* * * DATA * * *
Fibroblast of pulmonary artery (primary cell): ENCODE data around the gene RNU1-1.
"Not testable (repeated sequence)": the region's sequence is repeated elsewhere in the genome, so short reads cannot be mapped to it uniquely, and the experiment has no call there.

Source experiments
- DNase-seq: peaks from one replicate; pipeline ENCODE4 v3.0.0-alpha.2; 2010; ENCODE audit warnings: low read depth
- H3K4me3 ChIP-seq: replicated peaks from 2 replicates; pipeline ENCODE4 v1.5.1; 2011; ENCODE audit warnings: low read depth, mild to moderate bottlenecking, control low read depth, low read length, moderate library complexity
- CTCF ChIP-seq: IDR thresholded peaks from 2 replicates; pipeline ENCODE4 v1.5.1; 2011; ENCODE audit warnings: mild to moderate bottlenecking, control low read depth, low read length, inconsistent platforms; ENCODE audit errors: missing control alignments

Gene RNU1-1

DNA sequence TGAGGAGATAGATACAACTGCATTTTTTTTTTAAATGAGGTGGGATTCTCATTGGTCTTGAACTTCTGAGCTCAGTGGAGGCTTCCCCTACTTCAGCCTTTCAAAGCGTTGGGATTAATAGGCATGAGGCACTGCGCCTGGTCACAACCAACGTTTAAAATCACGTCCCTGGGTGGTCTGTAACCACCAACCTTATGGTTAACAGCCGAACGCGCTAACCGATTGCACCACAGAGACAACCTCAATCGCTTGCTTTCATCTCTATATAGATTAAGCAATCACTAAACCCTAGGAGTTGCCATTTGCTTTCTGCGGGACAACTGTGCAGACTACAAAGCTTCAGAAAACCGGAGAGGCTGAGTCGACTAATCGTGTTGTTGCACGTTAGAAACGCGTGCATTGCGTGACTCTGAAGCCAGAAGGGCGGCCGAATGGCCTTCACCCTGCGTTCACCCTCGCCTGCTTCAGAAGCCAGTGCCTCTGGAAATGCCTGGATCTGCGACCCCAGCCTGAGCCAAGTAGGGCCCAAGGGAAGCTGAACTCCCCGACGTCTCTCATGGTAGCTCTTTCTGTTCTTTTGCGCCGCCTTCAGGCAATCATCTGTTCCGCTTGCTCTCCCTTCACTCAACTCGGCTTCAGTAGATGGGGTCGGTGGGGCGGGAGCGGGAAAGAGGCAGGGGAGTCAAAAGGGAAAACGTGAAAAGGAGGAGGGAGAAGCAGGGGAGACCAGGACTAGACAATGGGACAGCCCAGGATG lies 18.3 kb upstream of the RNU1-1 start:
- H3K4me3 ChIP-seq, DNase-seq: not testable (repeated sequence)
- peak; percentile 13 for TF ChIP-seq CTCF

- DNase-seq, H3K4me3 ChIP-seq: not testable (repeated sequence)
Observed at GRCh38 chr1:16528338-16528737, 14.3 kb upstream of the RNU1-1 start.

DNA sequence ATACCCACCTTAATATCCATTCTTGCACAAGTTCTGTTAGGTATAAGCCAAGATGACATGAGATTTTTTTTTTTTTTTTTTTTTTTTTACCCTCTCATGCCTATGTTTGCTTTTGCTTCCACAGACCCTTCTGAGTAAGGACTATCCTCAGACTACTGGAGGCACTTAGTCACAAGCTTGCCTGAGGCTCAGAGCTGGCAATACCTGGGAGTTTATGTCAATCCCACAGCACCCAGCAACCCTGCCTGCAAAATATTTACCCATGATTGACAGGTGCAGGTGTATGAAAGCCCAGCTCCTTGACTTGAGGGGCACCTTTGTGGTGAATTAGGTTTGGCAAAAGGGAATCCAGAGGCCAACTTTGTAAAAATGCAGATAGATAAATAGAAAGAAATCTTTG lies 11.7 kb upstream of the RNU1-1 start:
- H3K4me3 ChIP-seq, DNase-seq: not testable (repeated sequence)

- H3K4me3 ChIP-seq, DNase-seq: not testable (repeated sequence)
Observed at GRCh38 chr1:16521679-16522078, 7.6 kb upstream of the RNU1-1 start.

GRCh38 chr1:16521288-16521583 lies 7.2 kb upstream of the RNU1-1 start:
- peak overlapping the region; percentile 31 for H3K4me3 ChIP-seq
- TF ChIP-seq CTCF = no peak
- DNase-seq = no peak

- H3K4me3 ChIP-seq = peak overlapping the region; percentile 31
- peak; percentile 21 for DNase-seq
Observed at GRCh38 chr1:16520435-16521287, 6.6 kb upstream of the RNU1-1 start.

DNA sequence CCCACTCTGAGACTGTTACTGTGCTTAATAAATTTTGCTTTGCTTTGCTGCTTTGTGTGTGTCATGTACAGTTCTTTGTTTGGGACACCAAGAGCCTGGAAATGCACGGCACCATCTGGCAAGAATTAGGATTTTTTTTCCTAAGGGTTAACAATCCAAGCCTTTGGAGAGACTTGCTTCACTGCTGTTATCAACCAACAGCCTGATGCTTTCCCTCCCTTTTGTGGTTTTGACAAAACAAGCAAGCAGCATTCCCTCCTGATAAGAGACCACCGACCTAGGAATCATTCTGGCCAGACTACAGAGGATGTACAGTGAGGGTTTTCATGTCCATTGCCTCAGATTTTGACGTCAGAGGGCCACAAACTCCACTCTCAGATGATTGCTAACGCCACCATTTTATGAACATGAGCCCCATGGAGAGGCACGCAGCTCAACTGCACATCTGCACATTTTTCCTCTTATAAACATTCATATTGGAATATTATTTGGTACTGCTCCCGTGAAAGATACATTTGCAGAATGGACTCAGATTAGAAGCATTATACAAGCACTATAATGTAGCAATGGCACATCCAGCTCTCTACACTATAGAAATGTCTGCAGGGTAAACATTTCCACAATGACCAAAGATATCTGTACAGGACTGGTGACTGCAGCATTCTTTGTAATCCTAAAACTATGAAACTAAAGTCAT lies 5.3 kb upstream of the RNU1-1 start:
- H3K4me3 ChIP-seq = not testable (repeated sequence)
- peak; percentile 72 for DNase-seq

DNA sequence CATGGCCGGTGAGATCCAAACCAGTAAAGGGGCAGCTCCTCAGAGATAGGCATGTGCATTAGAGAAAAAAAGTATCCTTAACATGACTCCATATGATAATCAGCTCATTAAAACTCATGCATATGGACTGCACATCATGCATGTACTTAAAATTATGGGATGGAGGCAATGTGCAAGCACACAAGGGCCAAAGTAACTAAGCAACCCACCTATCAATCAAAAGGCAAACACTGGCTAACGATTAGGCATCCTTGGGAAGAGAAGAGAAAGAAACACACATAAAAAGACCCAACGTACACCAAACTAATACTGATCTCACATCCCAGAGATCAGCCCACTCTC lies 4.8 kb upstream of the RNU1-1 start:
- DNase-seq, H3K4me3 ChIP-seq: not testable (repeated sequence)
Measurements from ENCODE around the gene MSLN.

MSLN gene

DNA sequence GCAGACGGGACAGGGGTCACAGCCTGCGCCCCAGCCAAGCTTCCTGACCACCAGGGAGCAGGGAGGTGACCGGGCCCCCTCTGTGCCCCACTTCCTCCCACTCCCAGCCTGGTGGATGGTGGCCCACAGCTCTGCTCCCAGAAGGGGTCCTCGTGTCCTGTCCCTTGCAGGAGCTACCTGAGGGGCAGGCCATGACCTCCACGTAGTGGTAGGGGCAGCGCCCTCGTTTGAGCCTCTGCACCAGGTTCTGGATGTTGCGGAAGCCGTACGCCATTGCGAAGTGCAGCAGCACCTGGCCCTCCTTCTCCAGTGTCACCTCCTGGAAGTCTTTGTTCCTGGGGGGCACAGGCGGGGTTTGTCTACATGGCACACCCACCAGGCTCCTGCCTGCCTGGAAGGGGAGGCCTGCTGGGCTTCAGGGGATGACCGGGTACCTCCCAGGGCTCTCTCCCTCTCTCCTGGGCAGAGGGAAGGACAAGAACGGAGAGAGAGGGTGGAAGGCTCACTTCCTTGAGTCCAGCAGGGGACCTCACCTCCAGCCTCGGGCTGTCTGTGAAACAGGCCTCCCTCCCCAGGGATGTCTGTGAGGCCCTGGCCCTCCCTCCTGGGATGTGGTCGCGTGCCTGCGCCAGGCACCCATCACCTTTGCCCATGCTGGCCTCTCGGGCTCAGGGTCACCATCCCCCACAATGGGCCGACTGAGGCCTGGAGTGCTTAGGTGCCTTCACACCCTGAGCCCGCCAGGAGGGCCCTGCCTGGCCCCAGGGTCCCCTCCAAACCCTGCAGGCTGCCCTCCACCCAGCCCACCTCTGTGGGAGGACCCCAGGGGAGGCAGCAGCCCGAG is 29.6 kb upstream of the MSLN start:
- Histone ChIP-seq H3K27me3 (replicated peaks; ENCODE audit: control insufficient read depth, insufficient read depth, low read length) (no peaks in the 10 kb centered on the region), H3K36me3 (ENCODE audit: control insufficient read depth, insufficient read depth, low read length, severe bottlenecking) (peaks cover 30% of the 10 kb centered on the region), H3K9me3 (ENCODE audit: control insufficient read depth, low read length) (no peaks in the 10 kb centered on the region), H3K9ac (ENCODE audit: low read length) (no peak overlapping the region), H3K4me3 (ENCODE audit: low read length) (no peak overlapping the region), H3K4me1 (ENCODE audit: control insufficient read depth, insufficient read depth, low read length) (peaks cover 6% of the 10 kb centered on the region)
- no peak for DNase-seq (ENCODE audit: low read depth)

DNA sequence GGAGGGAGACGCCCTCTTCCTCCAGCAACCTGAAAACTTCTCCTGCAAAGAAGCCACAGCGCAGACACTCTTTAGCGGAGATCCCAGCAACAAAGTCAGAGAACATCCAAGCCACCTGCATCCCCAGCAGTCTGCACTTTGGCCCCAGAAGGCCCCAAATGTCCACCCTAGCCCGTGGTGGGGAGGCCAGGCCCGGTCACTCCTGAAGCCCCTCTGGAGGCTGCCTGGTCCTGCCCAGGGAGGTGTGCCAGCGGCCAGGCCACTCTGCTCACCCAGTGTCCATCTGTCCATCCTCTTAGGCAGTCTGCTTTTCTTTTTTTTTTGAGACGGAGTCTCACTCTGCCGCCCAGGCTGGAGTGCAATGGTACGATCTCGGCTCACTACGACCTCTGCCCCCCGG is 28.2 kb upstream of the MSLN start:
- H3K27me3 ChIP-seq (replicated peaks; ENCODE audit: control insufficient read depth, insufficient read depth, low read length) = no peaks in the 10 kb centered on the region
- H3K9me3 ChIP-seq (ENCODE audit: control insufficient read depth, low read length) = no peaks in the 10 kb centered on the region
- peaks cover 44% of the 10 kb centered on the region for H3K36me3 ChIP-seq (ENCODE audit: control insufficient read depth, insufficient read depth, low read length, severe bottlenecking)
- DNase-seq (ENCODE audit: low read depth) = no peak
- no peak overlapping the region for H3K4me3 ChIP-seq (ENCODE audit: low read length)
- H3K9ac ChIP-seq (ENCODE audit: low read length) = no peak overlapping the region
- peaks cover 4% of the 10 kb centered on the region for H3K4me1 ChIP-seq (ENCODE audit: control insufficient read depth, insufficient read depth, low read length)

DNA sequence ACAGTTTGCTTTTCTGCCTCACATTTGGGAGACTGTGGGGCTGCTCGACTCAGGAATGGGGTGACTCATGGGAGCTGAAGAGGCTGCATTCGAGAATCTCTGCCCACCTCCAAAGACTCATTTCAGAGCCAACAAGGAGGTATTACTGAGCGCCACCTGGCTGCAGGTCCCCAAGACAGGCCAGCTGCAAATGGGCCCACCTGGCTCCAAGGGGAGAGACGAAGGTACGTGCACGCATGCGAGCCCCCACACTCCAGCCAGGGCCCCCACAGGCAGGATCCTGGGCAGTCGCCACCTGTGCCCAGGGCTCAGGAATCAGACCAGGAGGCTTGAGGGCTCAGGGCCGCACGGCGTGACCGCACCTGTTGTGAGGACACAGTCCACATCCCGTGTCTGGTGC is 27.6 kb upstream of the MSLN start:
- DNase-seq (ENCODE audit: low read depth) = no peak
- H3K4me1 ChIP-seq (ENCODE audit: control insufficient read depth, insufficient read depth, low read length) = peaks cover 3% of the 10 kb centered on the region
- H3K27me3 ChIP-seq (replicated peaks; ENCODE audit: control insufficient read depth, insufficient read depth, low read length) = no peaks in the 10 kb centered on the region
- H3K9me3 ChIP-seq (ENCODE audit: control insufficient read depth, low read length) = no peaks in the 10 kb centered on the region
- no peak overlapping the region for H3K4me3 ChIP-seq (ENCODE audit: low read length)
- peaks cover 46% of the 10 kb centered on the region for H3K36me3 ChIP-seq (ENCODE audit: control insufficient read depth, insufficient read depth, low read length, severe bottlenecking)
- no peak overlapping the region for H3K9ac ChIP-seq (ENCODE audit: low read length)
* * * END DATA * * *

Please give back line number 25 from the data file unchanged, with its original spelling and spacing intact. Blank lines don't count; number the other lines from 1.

- H3K4me3 ChIP-seq = not testable (repeated sequence)